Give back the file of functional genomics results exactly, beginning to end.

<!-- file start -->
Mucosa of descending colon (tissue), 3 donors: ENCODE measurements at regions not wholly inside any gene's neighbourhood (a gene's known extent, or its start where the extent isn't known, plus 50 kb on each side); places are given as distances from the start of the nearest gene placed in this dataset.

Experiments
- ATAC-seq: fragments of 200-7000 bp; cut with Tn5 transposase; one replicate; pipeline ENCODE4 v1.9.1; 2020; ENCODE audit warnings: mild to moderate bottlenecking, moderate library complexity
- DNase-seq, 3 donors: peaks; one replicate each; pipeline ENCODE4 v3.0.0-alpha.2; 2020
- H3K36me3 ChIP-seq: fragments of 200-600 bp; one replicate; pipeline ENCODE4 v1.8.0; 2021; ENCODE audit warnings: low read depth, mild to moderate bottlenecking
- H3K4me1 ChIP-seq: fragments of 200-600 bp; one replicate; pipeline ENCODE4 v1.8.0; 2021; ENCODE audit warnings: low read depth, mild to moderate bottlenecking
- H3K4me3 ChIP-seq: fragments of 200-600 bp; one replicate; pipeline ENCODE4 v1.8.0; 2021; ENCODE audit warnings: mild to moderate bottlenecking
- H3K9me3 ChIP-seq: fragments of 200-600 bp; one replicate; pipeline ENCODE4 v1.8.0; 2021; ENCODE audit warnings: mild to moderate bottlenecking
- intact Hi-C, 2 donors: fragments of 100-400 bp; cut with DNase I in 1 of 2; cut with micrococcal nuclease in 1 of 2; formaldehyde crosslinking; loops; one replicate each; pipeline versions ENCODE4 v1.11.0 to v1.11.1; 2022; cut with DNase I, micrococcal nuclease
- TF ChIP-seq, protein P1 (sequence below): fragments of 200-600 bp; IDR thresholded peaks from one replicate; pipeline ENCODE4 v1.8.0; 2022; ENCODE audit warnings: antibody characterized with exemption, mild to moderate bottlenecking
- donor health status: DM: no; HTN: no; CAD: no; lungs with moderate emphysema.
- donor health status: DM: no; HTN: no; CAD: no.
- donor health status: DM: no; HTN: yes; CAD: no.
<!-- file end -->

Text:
Mucosa of descending colon (tissue), 3 donors: ENCODE measurements at regions not wholly inside any gene's neighbourhood (a gene's known extent, or its start where the extent isn't known, plus 50 kb on each side); places are given as distances from the start of the nearest gene placed in this dataset.

Experiments
- ATAC-seq: fragments of 200-7000 bp; cut with Tn5 transposase; one replicate; pipeline ENCODE4 v1.9.1; 2020; ENCODE audit warnings: mild to moderate bottlenecking, moderate library complexity
- DNase-seq, 3 donors: peaks; one replicate each; pipeline ENCODE4 v3.0.0-alpha.2; 2020
- H3K36me3 ChIP-seq: fragments of 200-600 bp; one replicate; pipeline ENCODE4 v1.8.0; 2021; ENCODE audit warnings: low read depth, mild to moderate bottlenecking
- H3K4me1 ChIP-seq: fragments of 200-600 bp; one replicate; pipeline ENCODE4 v1.8.0; 2021; ENCODE audit warnings: low read depth, mild to moderate bottlenecking
- H3K4me3 ChIP-seq: fragments of 200-600 bp; one replicate; pipeline ENCODE4 v1.8.0; 2021; ENCODE audit warnings: mild to moderate bottlenecking
- H3K9me3 ChIP-seq: fragments of 200-600 bp; one replicate; pipeline ENCODE4 v1.8.0; 2021; ENCODE audit warnings: mild to moderate bottlenecking
- intact Hi-C, 2 donors: fragments of 100-400 bp; cut with DNase I in 1 of 2; cut with micrococcal nuclease in 1 of 2; formaldehyde crosslinking; loops; one replicate each; pipeline versions ENCODE4 v1.11.0 to v1.11.1; 2022; cut with DNase I, micrococcal nuclease
- TF ChIP-seq, protein P1 (sequence below): fragments of 200-600 bp; IDR thresholded peaks from one replicate; pipeline ENCODE4 v1.8.0; 2022; ENCODE audit warnings: antibody characterized with exemption, mild to moderate bottlenecking
- donor health status: DM: no; HTN: no; CAD: no; lungs with moderate emphysema.
- donor health status: DM: no; HTN: no; CAD: no.
- donor health status: DM: no; HTN: yes; CAD: no.